Shortly after our arrival into our training village, Manunu's Women's committee put together a church-sponsored (party) to welcome our 2-month long presence in their village. It turns out that as guests we were 'strongly encouraged,' but really expected to perform, individually, in front of the entire village. As if it wasn't stressful enough in our first week of living with our host families in a culture diametrically different from our own, we were supposed to perform a dance...a Samoan dance. While news and gossip runs more rampant than the plague could even fathom here in Samoa, it's a wonder that we were never clearly informed on our duties as guests for the fiafia - most trainees had nothing prepared. Luckily for me, due to artistic curiosity, several nights before the fiafia, I had sought out a good native dancer to teach me Samoan dance. What I had practiced and what had actually took place during the fiafia night were two different matters.
Slathering on bright red lipstick to match my new red puletasi (traditional female Samoan attire worn on special occassions) I walked into the fiafia only to discover that they called up each person onto the stage to answer rudimentary questions - in Samoan - to then be followed by a solo Samoan dance performance. Mind you, we have lived in Samoa for a total of 2 weeks, one of which we spent in the city cooped up in a hotel. Samoan dance was not exactly at the forefront of everyone's mind and most certainly speaking Samoan was not exactly something we were adequately prepared to do.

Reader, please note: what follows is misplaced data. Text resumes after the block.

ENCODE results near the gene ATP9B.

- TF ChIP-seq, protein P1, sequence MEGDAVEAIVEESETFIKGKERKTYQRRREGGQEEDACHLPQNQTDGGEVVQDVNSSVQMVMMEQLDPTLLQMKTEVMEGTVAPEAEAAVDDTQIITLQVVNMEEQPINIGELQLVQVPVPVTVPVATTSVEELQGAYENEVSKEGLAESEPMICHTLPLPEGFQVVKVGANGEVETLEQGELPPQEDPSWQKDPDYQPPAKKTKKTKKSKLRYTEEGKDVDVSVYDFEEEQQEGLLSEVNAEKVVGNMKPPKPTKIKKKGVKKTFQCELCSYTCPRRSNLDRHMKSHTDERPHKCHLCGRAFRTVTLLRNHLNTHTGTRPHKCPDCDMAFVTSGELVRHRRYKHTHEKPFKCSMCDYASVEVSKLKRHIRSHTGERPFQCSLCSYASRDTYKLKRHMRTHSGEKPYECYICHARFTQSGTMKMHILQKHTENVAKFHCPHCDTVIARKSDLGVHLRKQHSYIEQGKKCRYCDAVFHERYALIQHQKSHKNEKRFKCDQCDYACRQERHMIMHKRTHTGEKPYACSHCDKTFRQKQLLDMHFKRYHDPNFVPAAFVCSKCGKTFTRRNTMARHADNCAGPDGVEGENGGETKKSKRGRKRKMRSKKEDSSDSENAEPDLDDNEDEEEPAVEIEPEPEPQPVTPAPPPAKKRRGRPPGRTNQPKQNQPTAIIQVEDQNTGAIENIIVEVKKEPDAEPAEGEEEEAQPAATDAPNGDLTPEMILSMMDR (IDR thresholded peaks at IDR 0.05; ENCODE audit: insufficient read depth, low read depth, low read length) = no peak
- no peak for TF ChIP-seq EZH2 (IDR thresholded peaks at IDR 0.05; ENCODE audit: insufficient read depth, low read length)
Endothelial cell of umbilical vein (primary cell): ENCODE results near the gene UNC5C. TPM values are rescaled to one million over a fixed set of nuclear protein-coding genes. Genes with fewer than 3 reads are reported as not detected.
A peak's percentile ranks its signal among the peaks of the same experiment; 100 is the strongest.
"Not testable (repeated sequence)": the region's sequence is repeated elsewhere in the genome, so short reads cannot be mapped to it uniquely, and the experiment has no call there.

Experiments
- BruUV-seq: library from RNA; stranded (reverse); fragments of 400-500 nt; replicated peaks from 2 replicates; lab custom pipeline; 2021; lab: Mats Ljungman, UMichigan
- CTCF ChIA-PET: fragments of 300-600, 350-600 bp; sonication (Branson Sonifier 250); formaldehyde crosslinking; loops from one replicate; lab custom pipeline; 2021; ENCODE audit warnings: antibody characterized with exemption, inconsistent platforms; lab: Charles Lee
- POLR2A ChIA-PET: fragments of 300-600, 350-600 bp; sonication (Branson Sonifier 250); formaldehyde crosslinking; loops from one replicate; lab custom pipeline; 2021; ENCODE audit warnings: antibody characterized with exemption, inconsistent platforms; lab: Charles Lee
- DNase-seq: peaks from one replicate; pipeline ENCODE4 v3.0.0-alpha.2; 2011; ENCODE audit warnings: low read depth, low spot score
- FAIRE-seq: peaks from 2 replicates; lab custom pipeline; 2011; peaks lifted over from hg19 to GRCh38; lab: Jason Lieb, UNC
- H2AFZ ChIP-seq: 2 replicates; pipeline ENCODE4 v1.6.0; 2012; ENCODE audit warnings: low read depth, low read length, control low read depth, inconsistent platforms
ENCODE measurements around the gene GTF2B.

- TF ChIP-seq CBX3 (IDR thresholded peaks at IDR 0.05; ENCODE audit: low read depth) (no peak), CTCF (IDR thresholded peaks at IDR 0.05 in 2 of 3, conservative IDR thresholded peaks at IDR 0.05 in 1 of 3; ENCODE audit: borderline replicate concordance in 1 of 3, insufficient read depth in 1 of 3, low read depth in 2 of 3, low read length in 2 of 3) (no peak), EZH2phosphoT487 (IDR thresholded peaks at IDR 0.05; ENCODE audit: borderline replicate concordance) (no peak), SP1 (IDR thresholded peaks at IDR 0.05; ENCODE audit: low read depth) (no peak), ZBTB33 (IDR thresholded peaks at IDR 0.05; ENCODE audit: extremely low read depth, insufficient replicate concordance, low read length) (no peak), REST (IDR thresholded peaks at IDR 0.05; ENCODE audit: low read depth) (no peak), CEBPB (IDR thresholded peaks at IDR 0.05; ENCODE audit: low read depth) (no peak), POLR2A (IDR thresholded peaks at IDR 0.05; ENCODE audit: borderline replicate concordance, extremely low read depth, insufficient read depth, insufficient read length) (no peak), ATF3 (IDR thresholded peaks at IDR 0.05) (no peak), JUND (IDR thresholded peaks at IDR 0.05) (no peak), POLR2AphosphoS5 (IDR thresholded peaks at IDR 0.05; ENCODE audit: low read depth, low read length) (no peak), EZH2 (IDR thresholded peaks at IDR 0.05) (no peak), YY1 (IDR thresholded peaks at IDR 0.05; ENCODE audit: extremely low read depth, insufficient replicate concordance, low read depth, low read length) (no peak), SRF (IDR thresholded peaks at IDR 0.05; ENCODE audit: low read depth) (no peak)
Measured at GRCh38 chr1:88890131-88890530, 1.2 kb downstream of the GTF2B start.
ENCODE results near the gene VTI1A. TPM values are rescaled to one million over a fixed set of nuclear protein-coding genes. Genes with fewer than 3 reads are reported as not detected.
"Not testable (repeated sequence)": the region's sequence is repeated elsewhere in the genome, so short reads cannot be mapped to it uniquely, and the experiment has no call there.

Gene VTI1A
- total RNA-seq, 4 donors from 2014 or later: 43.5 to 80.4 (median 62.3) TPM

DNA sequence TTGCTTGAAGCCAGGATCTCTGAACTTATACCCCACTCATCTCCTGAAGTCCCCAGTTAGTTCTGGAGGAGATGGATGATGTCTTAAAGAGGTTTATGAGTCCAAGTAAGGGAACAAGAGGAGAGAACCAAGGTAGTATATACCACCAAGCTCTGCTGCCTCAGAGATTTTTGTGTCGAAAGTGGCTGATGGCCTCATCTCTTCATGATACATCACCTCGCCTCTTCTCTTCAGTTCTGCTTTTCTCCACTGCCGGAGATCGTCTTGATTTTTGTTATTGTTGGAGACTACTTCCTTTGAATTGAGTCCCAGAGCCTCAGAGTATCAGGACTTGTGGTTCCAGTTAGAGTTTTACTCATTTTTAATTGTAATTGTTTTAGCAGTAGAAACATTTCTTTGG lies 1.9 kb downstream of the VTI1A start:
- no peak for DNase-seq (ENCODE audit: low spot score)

My name was finally called and my host grandmother led me up to the podium. I whispered into the mic as the emcee asked me a number of questions about myself. As I did not have adequate skills to answer some of his questions, I'm pretty sure I responded with a "yes" to a question inquiring about what my family fed me that night. To be fair I was not yet equipped to answer that question; We haven't yet learned the past tense!
After a minute of complete and utter blur, I finally ended up on the dance floor to perform my own dazed rendition of Samoan dance. If you asked me what happened on the dance floor, I couldn't exactly recount the minutes as I believe my mind, which was maimed in the process, took part in a popular process called selective memory. Even to this day, I have no recollection of those fated minutes.
Here are some of the pictures captured that night. In one of the pictures you'll find my host sister and grandmother cheering on as I stumbled through my performance.